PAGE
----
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2 The Outdoors: A deeper look at the sturgeon

An ongoing exhibition at the Burchfield-Penney Art Center illuminates the lives of an ancient fish.

BUFFALO, N.Y. — The natural world has been an inspiration to artists for centuries, and the muse of Nature still drives artists to create. 

An ongoing exhibit at the Burchfield-Penney Art Center focuses on the Sturgeon, a prehistoric fish that is listed as endangered throughout the world. 

Anna Scime created the exhibit.

"These are ancient fish, I mean, they're amazing! So I thought, right now was a good time. The state is looking at these fish and their designation, the federal government is as well," said Scime.

The installation aims to drive awareness through a variety of mediums including video feeds from their habitat in the Niagara River to an aquarium with live Sturgeon, which have recently been released into the river. 

"There's a ton of documentation about wild spawning populations, and study and fieldwork, research that's gone on over the last decade," Scime said. "There are prints, there are sculptures, there are curiosity cabinets, where you'll find all sorts of interesting things like ancient coins, trilobites, and ammonites, things that represent the mass extinction they've survived."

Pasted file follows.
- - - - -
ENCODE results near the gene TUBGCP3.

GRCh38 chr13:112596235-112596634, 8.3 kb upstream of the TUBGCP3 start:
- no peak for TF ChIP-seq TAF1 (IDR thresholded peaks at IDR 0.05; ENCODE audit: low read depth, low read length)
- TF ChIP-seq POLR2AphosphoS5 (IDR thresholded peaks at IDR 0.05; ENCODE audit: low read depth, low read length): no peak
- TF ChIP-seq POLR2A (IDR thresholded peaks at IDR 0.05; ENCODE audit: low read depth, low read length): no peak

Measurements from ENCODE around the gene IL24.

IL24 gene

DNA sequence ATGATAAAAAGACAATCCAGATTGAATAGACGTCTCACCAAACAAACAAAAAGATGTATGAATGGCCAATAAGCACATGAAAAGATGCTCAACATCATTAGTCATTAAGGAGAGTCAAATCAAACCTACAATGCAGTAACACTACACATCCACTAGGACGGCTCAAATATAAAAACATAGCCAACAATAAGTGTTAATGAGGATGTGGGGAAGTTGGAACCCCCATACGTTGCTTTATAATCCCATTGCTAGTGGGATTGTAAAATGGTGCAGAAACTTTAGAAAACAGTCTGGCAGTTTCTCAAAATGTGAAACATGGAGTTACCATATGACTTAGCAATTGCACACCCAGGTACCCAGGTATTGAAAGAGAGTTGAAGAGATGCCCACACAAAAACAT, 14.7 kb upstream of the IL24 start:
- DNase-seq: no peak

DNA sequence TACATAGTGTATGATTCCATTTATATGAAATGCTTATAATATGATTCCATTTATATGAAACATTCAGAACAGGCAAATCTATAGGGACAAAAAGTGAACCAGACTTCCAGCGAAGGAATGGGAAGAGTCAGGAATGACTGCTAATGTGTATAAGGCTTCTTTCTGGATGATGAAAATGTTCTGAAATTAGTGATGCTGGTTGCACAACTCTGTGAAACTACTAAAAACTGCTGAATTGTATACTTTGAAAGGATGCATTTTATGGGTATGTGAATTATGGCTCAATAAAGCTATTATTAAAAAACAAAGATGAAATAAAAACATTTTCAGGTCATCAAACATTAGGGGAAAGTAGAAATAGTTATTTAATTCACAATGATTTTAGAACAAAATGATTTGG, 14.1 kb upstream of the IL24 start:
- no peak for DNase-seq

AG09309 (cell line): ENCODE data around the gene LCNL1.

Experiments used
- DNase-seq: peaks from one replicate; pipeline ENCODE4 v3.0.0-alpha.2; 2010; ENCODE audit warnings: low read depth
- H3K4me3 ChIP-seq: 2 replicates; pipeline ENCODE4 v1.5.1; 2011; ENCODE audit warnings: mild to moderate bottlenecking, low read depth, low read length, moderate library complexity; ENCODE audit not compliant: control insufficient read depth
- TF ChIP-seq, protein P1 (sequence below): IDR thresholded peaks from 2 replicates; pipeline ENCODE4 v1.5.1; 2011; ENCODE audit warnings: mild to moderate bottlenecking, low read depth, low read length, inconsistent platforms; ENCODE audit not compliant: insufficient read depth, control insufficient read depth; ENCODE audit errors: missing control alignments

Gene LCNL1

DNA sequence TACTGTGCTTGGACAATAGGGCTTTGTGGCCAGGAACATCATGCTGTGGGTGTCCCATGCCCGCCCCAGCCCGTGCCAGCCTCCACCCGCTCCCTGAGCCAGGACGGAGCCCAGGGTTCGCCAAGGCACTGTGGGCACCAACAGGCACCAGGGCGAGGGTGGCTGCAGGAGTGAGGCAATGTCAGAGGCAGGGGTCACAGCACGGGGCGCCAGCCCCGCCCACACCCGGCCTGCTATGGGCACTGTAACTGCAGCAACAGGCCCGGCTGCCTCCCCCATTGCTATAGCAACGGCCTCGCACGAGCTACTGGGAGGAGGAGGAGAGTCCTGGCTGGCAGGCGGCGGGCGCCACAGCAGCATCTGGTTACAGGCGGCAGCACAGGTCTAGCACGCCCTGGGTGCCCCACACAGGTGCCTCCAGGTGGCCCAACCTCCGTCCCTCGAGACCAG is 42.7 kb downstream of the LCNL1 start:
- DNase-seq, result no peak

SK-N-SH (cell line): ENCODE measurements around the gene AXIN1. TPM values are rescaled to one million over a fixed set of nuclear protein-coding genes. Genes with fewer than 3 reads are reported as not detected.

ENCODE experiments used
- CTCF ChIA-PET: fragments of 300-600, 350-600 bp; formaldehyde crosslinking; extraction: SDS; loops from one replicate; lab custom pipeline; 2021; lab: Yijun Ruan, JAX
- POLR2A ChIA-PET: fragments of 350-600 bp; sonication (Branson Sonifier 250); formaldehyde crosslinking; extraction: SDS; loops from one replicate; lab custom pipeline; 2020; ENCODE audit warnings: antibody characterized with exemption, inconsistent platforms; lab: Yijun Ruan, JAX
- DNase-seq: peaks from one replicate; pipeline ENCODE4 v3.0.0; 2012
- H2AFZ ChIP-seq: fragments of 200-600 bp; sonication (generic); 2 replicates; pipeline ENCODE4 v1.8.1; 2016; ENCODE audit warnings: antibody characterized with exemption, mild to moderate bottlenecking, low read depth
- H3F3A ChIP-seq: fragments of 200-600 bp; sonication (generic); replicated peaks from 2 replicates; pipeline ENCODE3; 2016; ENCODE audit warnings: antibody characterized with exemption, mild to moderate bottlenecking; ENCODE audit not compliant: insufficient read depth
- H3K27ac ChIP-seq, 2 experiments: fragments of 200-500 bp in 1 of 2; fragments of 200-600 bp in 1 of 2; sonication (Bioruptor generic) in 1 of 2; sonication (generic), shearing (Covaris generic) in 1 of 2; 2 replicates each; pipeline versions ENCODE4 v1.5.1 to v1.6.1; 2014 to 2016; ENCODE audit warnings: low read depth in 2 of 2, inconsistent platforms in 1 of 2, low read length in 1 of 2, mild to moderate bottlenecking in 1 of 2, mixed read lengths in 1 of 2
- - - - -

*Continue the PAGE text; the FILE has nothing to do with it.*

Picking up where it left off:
Credit: Anna Scime
" Lake Sturgeon's Guide To Surviving The Anthropocene" seeks to drive awareness and educate about this native fish.

The Sturgeon is considered the most endangered group of species on earth. Pollution and habitat degradation are contributing causes but the main cause of their decline is overfishing. 

Sturgeon are prized for the eggs, which are made into caviar, a rare and very costly delicacy. Because they are taken during their spawning period, Scime says that the damage done has been devastating. 

"Because they don't spawn like normal fish, they're not one, two, three years old when they're spawning, they're somewhere like fifteen to twenty if they're male, or even fifteen to thirty if they're female. They might spawn every one to three if they're male or four to seven if they're female. You can decimate a population during the spawn."

Credit: Terry Belke
Conservation efforts worldwide are working to save Sturgeon.

Sturgeon can grow to great size and live up to a hundred years! We are fortunate in WNY to have a wild population in the Niagara River, and fisheries experts have worked hard to protect them. 

"Protected habitat was essential to their survival and now we really need to look at giving them more habitat, all of these fish, even ourselves, clean water, clean sediment, the clean ecosystem at the shore. It's really all connected."

The installation, 'Lake Sturgeons Guide For Surviving The Anthropocene' runs at the Burchfield Penney Art Center through November 28.

For more information, click here.